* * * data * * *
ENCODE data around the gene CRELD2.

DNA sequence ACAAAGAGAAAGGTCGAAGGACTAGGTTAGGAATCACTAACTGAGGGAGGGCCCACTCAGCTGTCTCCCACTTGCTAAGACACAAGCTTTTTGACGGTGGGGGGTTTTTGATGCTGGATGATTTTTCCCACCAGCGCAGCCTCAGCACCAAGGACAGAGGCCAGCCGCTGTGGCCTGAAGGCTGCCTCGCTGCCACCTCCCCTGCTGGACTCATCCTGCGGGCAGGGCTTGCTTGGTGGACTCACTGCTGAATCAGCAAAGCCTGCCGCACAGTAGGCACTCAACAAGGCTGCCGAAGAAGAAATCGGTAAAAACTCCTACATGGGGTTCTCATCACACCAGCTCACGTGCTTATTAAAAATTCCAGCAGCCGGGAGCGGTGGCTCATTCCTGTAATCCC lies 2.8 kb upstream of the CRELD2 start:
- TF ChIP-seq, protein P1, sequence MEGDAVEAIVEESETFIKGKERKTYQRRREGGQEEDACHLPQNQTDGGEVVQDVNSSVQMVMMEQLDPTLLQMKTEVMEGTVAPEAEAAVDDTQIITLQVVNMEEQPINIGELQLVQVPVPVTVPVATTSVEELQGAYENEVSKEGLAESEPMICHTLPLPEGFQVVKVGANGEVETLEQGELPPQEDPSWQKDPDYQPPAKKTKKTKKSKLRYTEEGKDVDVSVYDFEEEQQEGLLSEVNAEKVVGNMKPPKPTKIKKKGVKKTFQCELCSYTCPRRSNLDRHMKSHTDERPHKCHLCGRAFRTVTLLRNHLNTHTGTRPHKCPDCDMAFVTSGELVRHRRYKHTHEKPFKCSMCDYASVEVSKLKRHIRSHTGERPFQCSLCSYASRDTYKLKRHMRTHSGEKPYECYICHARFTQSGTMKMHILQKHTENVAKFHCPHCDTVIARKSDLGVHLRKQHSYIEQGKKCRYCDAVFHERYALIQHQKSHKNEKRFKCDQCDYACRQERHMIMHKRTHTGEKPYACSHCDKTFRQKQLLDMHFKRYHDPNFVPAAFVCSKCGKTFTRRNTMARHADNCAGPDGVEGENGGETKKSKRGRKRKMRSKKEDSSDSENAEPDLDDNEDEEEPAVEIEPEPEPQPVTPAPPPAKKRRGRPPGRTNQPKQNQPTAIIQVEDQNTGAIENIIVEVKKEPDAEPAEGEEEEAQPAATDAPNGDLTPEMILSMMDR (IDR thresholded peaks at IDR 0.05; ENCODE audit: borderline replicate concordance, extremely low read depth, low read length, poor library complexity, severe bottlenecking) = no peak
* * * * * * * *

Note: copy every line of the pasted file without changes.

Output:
ENCODE data around the gene CRELD2.

DNA sequence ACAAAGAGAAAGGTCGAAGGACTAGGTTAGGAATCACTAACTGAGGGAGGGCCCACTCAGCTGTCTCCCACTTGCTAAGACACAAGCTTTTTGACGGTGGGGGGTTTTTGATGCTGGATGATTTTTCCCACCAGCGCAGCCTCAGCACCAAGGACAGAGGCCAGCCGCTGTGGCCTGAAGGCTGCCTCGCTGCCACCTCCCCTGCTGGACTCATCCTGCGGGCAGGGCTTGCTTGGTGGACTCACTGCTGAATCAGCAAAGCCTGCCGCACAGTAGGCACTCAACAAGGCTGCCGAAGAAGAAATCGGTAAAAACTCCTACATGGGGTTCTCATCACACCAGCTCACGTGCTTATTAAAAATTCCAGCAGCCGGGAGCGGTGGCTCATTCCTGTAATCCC lies 2.8 kb upstream of the CRELD2 start:
- TF ChIP-seq, protein P1, sequence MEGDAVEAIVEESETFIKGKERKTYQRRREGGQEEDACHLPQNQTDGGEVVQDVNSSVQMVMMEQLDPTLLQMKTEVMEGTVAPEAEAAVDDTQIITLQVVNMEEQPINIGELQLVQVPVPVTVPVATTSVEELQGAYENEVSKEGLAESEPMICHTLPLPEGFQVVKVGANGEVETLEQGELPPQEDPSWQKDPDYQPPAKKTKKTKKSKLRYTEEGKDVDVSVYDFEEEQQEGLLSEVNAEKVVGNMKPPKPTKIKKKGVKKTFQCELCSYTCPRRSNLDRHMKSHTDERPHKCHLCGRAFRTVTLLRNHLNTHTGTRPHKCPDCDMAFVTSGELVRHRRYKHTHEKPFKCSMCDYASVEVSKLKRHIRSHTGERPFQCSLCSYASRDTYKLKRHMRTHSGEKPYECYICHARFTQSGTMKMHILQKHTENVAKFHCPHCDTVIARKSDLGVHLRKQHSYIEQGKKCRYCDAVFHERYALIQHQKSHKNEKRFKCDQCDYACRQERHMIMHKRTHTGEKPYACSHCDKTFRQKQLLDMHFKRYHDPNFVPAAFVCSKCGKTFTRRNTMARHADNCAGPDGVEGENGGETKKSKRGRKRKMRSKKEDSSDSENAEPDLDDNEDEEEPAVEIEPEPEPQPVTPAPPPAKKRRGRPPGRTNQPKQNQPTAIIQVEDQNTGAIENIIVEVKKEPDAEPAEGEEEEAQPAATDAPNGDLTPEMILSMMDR (IDR thresholded peaks at IDR 0.05; ENCODE audit: borderline replicate concordance, extremely low read depth, low read length, poor library complexity, severe bottlenecking) = no peak